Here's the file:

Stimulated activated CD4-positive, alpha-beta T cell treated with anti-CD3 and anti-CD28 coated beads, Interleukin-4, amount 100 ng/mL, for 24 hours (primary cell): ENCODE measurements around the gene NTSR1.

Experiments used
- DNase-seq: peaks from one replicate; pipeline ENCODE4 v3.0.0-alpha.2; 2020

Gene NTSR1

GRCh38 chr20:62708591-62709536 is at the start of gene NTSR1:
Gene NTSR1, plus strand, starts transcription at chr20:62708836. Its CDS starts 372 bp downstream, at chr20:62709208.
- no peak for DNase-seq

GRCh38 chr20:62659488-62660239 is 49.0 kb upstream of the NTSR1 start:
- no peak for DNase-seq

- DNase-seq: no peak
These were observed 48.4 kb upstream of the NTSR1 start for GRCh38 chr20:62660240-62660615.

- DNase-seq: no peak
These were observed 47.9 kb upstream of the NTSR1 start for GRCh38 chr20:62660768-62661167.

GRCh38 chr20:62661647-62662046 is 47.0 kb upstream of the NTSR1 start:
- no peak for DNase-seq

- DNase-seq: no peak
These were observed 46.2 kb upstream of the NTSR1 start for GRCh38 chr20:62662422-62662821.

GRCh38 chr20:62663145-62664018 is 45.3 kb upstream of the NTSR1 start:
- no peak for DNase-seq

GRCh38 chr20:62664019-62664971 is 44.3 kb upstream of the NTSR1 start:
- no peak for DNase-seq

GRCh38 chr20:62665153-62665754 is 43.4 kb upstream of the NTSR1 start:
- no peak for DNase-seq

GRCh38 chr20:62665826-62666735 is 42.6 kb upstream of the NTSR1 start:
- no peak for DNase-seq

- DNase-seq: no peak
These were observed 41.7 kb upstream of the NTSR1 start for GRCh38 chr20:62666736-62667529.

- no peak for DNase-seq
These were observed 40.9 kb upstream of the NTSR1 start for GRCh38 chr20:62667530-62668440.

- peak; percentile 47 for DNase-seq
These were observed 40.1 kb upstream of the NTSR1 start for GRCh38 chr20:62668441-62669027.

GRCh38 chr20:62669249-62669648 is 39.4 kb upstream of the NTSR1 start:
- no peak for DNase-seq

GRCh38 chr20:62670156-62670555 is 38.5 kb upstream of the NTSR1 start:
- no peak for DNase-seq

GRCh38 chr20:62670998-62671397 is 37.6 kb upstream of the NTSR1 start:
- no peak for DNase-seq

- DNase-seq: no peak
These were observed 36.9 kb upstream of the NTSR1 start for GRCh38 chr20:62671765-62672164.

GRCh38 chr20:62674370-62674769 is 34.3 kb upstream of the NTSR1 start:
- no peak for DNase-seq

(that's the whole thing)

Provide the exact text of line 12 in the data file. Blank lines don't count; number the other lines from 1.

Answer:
- DNase-seq: no peak